Lithium Nickel Manganese Cobalt Oxide (NMC) is said to work well for SUVs, sedans globally and not for the Indian market. Nakul explains why “Poor road infrastructure, congestion, and low range requirement makes NMC not so favourable for EV applications. Typically a 200-km range will suffice for a car driver in India but in USA a car user wants a range of 350-km plus. NMC requires complex cooling systems in hot climate and the range benefit is not worth the effort,” he explained.
However, Lithium Nickel Manganese Cobalt Oxide (NMC) are a preferred battery chemistry option for Indian two-wheelers – a segment that has to grapple with volume and space constraints “There are space constraints to install the battery pack and owing to these unique constraints Indian two-wheelers are opting for NMC battery chemistry as they pack in more energy and use lesser number of cells resulting in small compact batteries that can fit easily in two-wheelers,” noted Nakul.
Lithium Iron Phosphate (LFP) is considered a good solution for Indian three-wheelers – a segment wherein cost is the most important consideration than volume or even performance. “In the Indian context, Lithium Iron Phosphate (LFP) can work well for three-wheelers as it is cost-effective and more reasonably priced than other chemistries. Of course, it is difficult with LFP to offer range beyond 150-km for three-wheelers, while NMC can be an option for long range capability, but then increasing the cost won’t make any sense for three-wheelers," stated the Cell Propulsion CEO.
Lithium Iron Phosphate (LFP) is believed to be a good battery option for long-haul buses and trucks. Buses have adequate volume and mass margin for heavier battery packs, built with lower energy density cells that can offer required range. “LFP becomes a preferred option due to its inherent safety and lower cost even if its energy density is lower as there is enough volume in HCVs and they can easily carry extra mass – even if you add one ton extra weight, still the bus body and structure will be able to handle it”, said Nakul.
For electric buses, there is another important consideration of cell reliability and safety. “In buses you are packing in far more number of cells than any other vehicle and hence your risk is going up. So even if there is a reliable thermal cooling system to protect the cells, the probability of something going wrong is many times more. In such a situation inherent safety of LFP becomes attractive compared to using large number of NMC cells for bus battery packs,” added Nakul.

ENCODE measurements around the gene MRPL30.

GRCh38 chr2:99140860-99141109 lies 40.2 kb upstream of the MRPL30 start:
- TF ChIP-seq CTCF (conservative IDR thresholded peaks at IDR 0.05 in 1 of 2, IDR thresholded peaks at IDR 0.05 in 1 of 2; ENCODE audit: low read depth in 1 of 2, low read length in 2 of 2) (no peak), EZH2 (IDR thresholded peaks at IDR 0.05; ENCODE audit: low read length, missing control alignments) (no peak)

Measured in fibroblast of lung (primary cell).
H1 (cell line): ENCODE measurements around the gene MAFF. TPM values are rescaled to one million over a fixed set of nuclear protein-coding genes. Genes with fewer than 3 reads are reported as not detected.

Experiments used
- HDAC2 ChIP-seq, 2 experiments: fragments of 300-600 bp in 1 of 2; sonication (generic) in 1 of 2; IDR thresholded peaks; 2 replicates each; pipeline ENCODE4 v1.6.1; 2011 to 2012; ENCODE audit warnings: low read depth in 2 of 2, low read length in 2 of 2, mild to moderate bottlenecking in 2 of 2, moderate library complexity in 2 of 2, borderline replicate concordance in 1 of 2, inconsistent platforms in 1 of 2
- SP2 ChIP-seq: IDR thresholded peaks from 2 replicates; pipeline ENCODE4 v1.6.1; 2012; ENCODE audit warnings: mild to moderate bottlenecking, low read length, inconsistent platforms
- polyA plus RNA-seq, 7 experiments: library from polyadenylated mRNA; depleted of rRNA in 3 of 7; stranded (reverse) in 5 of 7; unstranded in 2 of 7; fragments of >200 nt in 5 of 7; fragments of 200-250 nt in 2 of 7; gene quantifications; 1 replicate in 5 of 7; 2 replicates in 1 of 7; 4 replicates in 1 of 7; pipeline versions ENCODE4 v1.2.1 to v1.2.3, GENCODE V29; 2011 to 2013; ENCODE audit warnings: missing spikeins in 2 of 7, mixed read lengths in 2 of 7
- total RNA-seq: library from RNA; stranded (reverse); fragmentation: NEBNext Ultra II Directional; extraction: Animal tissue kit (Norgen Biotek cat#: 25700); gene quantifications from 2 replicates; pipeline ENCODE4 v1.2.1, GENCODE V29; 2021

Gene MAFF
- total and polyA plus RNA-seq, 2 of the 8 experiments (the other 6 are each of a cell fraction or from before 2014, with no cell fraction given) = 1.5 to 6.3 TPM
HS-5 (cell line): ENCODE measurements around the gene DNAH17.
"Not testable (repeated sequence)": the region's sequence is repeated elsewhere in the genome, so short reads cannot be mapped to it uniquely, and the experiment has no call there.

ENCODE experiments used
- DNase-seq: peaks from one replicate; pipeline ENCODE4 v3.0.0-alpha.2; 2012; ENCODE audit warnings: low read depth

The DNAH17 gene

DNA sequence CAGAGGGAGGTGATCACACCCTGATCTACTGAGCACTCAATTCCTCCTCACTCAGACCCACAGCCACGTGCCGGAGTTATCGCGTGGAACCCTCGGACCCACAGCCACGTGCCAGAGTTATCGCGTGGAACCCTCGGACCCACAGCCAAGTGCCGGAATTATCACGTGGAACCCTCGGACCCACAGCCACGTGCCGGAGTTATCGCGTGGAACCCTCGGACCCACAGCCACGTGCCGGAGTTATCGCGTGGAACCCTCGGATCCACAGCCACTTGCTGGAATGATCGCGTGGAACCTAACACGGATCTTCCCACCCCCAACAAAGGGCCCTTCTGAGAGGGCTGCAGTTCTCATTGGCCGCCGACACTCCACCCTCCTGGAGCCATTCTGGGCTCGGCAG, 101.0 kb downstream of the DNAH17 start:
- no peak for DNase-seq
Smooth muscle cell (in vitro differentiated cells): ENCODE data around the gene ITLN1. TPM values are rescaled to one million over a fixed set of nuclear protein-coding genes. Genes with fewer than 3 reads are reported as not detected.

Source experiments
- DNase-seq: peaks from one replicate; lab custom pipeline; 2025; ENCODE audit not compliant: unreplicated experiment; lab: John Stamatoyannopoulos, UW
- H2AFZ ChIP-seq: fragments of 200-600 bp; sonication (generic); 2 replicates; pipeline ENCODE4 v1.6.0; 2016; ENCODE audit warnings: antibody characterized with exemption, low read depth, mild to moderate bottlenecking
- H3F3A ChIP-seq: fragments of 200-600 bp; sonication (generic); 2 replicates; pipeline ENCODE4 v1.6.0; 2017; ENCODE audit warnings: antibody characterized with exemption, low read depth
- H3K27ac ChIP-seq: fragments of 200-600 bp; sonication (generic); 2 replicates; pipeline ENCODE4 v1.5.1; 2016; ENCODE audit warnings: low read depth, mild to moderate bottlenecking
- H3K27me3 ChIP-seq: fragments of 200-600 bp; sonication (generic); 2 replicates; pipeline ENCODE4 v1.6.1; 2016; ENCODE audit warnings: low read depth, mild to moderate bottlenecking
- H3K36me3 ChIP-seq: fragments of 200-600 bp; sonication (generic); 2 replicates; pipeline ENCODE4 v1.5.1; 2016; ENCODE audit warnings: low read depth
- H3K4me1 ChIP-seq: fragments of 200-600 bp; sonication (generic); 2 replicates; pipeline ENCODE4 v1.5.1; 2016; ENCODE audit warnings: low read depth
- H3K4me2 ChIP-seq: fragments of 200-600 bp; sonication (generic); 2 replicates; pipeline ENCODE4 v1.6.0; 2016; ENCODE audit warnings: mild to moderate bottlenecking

There is a substantial difference between Lithium Nickel Manganese Cobalt Oxide (NMC) and Lithium Iron Phosphate (LFP). Lithium Nickel Manganese Cobalt Oxide (NMC) works well in cold climate and can be riskier in hot conditions and will need a complex and extensive cooling system. “It is easier to deploy Lithium Iron Phosphate (LFP) in warmer climate. However, Lithium Nickel Manganese Cobalt Oxide (NMC) can be effective for two-wheelers even in hot conditions as only a small number of cells have to be packed and hence easier to handle. NMC will bring in much more complexity in hot weather conditions for high performance cars and buses”, elucidated Nakul.
Lithium Titanate Oxide (LTO) is another EV battery chemistry that is witnessing a steady acceptance in the market. LTO offers key benefits such as thermal stability and safety but it offers lower energy density than NMC and LFP. However, its biggest differentiator is its very high inherent safety and high discharge rates. “The high discharge rate of LTO makes it ideal for high power applications such as forklifts, tractors, mining vehicles, etc. Any fully-loaded mining vehicle has large current requirement (1,000s of Amps) to move within mine area. However range is not an issue since it operates within a small area. LTO may not give you the range, but delivers very high power output – it can also work very well for defense vehicles,” he remarked.
Lithium Nickel Cobalt Aluminum Oxide (NCA) is another battery chemistry that is regarded as a less safer version of NMC. “NCA shares similarities with NMC by offering high specific energy, good specific power and a long life span. But it is comparatively less safe and costlier. NCA is a further development of lithium nickel oxide; adding aluminum gives the chemistry greater thermal stability,” he added.
Clearly, lithium-based batteries for EVs will witness considerable new developments in the future, and who knows what new battery chemistries crop up in the market with even higher performance parameters.